Two important roads, the road leading to Plato's Academy and the Sacred Way (Iera Odos), which connected Athens with Eleusis, began at the Dipylon and Sacred Gate (Iera Pyli) respectively. 
The Tripopatréion on the Sacred Way (road to Eleusis)

The Sacred Gate was the starting point for the procession of the Eleusinian Mysteries, and the Dipylon the starting point of the Panathenaic procession, which moved along the Panathenaic Way towards the Acropolis. The preparations for the Panathenaic procession took place inside the Pompeion, a large building with peristyle court, located directly behind the wall, next to the Dipylon. The building dates from the end of the fifth century BC. 

In the Classical period (fifth-fourth centuries BC) the streets were lined with cemeteries and funerary monuments, mostly of families and often decorated with reliefs. Some of the best-known funerary monuments are the Tomb of Dexileo, the Stele of Hegeso (c. 400 BC), the Relief of Demetria and Pamphile, and the marble bull from the funerary enclosure of Dionysios of Kollytos (c. 345 BC). 
Road to the Platonic Academy

Outside the Dipylon, along the street leading to Plato's Academy, lay the Demosion Sema, or Public Cemetery, the burial place of Athenian notables and war heroes. This is where Pericles delivered his famous Funeral Oration for those who died during the first year of the Peloponnesian War (430 BC).

Archaeological excavations in the Kerameikos began in 1870 under the auspices of the Greek Archaeological Society. They have continued from 1913 to the present day under the German Archaeological Institute at Athens.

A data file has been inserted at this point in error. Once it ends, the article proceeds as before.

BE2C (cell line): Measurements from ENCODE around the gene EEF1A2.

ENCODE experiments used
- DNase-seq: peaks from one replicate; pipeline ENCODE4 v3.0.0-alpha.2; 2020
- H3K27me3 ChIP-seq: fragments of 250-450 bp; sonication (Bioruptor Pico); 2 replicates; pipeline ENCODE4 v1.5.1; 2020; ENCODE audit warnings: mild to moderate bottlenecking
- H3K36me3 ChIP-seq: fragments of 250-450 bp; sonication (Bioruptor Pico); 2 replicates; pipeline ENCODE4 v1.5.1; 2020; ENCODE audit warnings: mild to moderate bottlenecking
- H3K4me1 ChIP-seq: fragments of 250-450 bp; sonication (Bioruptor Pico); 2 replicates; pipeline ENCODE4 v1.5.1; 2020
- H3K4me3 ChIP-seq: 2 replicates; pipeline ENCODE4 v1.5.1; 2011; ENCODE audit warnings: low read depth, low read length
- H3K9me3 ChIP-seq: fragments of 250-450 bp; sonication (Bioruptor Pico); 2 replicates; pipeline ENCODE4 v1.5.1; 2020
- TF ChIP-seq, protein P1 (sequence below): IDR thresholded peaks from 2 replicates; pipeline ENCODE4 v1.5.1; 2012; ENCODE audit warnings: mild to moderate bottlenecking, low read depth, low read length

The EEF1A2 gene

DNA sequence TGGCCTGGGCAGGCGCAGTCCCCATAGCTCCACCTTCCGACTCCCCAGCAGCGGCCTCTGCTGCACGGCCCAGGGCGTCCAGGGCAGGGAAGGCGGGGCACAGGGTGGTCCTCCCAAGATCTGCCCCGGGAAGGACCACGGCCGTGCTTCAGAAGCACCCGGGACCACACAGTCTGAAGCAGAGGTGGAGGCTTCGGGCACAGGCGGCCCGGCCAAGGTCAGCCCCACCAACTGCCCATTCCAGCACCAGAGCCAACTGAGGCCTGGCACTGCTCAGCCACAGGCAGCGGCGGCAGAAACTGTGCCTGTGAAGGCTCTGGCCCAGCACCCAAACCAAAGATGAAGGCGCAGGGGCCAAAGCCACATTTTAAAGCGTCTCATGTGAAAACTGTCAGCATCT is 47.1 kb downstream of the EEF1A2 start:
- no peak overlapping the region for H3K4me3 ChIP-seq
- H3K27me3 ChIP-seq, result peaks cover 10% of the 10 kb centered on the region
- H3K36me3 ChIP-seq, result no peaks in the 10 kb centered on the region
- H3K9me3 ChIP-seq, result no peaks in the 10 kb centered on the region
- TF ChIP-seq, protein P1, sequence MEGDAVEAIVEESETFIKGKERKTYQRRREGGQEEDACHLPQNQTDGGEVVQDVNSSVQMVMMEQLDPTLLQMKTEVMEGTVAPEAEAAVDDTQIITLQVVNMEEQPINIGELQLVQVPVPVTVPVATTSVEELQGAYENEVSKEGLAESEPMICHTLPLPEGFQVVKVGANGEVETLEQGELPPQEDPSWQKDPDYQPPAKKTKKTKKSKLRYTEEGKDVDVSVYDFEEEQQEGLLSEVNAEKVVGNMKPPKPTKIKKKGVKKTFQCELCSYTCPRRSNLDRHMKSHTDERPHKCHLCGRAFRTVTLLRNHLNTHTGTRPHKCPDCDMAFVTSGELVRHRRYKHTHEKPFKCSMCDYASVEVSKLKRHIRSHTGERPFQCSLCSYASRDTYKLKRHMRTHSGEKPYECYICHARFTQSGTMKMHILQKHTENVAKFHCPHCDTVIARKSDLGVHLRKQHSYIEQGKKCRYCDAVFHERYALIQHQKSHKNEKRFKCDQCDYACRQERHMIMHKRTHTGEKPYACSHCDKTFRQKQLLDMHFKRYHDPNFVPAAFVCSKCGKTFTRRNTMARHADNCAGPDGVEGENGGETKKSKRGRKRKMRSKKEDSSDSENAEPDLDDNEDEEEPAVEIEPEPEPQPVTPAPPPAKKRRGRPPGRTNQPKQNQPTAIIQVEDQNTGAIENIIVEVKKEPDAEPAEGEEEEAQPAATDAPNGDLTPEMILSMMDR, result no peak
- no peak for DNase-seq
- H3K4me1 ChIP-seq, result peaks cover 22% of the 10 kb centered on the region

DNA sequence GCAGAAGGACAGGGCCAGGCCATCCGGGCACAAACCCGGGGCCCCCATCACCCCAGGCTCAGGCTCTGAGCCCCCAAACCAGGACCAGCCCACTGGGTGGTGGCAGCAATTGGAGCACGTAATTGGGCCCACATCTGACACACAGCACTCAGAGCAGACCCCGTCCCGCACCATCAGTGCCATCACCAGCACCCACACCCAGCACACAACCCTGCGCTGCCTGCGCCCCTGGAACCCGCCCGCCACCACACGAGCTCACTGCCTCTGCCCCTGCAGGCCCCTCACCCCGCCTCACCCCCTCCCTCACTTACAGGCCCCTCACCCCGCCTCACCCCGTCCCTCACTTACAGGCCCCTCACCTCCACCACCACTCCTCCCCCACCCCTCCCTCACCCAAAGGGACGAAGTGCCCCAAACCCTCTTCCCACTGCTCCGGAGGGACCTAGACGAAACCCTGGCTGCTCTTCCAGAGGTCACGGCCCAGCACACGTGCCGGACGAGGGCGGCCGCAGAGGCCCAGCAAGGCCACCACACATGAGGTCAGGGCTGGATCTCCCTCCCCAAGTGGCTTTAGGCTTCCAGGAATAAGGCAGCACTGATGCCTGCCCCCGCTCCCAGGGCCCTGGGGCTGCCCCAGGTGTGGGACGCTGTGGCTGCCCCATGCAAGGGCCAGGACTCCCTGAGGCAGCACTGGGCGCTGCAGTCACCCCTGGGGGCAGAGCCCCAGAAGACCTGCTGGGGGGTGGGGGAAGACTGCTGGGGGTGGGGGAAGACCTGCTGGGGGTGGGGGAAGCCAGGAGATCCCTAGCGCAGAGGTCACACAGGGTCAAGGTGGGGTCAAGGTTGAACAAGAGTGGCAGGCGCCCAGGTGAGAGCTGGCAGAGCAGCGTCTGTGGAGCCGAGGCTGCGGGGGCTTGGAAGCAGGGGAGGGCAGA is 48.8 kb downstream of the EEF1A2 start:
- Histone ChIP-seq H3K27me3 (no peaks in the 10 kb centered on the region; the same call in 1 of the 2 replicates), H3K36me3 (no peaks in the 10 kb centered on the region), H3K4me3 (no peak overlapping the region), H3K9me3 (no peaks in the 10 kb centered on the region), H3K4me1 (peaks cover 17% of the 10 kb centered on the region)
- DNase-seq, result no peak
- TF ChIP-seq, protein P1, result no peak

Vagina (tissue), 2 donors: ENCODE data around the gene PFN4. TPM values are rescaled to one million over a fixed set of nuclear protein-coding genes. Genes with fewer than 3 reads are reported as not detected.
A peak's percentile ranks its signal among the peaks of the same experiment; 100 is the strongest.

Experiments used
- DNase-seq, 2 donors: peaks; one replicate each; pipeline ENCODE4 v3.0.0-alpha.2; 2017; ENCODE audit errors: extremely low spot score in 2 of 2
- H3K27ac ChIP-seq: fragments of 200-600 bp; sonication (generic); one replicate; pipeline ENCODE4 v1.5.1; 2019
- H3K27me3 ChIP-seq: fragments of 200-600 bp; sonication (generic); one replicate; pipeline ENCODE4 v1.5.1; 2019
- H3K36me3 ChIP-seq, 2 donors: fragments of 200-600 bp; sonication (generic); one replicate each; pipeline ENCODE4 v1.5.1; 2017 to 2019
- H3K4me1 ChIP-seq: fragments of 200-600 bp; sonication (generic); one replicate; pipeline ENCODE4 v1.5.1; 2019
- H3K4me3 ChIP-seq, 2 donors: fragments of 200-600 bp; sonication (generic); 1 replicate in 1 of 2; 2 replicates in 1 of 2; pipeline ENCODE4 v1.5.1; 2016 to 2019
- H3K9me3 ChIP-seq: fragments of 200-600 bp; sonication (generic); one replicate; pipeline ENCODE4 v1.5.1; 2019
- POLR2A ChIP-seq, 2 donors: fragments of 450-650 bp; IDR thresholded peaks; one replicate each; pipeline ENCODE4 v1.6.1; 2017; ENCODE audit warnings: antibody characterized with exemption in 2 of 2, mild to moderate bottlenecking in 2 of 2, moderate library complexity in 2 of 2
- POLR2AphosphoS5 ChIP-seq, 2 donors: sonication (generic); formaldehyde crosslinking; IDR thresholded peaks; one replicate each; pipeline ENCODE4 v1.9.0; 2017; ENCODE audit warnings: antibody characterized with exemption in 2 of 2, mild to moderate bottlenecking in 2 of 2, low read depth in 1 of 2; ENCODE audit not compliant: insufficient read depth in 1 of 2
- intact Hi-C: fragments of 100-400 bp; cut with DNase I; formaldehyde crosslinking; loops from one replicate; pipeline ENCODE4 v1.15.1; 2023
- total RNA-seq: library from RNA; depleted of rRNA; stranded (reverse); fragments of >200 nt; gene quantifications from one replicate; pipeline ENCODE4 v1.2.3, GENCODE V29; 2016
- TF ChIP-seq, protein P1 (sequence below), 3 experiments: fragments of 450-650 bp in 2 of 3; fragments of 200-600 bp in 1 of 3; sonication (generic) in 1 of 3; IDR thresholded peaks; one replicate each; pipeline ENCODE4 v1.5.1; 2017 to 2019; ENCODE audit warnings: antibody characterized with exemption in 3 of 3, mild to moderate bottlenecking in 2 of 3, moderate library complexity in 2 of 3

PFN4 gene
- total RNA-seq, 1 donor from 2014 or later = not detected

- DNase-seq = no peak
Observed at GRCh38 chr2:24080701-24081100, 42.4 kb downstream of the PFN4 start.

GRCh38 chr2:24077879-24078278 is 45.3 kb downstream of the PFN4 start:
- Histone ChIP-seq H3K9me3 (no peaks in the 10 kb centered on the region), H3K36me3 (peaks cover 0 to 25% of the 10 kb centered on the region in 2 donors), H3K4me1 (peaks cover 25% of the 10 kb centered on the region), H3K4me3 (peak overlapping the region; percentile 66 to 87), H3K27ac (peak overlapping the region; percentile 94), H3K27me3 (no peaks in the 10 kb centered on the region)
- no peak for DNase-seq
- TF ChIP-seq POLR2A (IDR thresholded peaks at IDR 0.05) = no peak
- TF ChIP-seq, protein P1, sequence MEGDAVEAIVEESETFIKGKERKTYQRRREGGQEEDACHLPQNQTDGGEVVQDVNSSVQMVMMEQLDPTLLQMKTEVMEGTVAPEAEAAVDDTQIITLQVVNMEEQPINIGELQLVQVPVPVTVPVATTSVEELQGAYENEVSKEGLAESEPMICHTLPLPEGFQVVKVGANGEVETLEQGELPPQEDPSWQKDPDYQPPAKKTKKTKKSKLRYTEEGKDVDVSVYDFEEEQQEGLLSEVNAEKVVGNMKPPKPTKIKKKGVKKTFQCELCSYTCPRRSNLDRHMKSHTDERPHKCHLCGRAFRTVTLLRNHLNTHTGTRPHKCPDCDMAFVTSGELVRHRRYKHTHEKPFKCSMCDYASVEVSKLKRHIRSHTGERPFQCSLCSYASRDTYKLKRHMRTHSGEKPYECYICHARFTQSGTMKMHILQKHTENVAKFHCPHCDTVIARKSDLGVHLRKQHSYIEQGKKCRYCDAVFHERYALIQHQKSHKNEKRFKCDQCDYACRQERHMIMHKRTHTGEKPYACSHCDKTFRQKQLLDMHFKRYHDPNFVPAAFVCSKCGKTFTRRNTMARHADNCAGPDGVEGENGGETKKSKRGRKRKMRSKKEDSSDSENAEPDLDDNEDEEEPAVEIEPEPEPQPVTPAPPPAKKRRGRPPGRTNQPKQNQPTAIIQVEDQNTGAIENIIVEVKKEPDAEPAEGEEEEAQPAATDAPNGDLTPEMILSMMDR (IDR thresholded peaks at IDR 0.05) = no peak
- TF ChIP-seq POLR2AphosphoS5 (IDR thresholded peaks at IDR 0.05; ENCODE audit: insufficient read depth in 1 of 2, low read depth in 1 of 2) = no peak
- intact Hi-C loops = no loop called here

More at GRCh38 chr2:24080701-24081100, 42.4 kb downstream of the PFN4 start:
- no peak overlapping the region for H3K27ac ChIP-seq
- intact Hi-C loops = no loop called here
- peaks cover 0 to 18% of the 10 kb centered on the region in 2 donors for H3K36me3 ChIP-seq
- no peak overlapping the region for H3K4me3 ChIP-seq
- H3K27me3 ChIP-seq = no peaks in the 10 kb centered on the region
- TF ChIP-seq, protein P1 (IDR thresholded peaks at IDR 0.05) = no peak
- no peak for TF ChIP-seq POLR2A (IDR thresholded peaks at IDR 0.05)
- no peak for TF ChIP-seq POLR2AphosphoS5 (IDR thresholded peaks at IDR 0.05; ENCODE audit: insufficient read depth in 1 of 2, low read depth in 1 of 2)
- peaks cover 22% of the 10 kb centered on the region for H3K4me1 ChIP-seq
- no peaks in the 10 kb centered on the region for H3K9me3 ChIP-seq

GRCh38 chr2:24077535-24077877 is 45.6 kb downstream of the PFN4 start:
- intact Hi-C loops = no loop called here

During the construction of Kerameikos station for the expanded Athens Metro, a plague pit and approximately 1,000 tombs from the 4th and 5th centuries BC were discovered. The Greek archaeologist Efi Baziotopoulou-Valavani, who excavated the site, has dated the grave to between 430 and 426 BC. Thucydides described the panic caused by the plague, possibly an epidemic of typhoid which struck the besieged city in 430 BC. The epidemic lasted for two years and killed an estimated one third of the population. He wrote that bodies were abandoned in temples and streets, to be subsequently collected and hastily buried. The disease reappeared in the winter of 427 BC.
Modern replicas of the burial monuments for Hegeso, daughter of Proxenios, and for Koroibos.

Latest findings in the Kerameikos include the excavation of a 2.1 m tall Kouros, unearthed by the German Archaeological Institute at Athens under the direction of Professor Wolf-Dietrich Niemeier. This Kouros is the larger twin of the one now kept in the Metropolitan Museum of Art in New York, and both were made by the same anonymous sculptor called the "Dipylon Master".

Large areas adjacent to those already excavated remain in to be explored, as they lie under the fabric of modern-day Athens. Expropriation of these areas has been delayed until funding is secured.


Hans Rupprecht Goette, Athens, Attica and the Megarid: An Archaeological Guide, p. 59
Wolf-Dietrich Niemeier: Der Kuros vom Heiligen Tor. Überraschende Neufunde archaischer Skulptur im Kerameikos in Athen. Zabern, Mainz 2002. (Zaberns Bildbände zur Archäologie) ISBN 3-8053-2956-3
Akten des Internationalen Symposions Die Ausgrabungen im Kerameikos, Bilanz und Perspektiven. Athen, 27.–31. Januar 1999. Zabern, Mainz am Rhein 2001. (Mitteilungen des Deutschen Archäologischen Instituts, Athenische Abteilung, 114) ISBN 3-8053-2808-7
Ursula Knigge: Der Kerameikos von Athen. Führung durch Ausgrabungen und Geschichte. Krene-Verl., Athen 1988.